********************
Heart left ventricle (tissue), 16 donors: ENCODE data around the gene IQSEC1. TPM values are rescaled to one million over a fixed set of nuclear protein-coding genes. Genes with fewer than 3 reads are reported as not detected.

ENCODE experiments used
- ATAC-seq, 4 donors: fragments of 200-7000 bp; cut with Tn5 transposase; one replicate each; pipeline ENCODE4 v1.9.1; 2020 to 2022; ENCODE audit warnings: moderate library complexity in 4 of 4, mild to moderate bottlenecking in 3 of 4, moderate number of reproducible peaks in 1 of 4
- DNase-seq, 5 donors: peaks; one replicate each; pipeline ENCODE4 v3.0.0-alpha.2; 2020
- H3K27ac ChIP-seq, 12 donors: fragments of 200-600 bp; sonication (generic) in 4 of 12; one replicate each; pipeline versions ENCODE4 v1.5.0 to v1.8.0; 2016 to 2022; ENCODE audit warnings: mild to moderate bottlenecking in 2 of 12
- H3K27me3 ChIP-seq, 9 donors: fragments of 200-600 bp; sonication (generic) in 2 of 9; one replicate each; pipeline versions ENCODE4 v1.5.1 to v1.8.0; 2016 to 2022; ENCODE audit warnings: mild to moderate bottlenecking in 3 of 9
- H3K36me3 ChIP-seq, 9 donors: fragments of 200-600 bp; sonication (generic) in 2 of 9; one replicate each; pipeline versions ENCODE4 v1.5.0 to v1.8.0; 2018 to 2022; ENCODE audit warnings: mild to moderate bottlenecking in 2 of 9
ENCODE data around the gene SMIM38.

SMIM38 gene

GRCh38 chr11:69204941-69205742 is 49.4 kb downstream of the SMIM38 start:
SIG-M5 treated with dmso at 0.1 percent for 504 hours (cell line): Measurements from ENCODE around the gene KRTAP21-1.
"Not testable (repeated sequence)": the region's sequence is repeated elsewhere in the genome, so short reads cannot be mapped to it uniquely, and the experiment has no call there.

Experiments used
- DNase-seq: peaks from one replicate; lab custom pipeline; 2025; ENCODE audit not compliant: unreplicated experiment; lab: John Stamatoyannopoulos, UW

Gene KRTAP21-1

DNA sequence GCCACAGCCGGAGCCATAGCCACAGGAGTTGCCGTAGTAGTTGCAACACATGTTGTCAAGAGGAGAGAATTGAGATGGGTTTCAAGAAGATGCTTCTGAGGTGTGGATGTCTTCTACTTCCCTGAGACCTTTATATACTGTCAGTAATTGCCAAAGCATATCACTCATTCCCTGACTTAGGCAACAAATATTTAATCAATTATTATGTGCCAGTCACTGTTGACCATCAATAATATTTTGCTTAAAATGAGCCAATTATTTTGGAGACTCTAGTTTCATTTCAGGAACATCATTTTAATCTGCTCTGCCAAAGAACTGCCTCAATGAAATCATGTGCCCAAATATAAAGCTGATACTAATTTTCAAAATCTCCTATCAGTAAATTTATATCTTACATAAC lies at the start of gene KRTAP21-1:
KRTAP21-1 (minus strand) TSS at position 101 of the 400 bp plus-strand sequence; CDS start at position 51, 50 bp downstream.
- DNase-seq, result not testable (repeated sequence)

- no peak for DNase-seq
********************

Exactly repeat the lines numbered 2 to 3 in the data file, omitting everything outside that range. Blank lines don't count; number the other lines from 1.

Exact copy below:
ENCODE experiments used
- ATAC-seq, 4 donors: fragments of 200-7000 bp; cut with Tn5 transposase; one replicate each; pipeline ENCODE4 v1.9.1; 2020 to 2022; ENCODE audit warnings: moderate library complexity in 4 of 4, mild to moderate bottlenecking in 3 of 4, moderate number of reproducible peaks in 1 of 4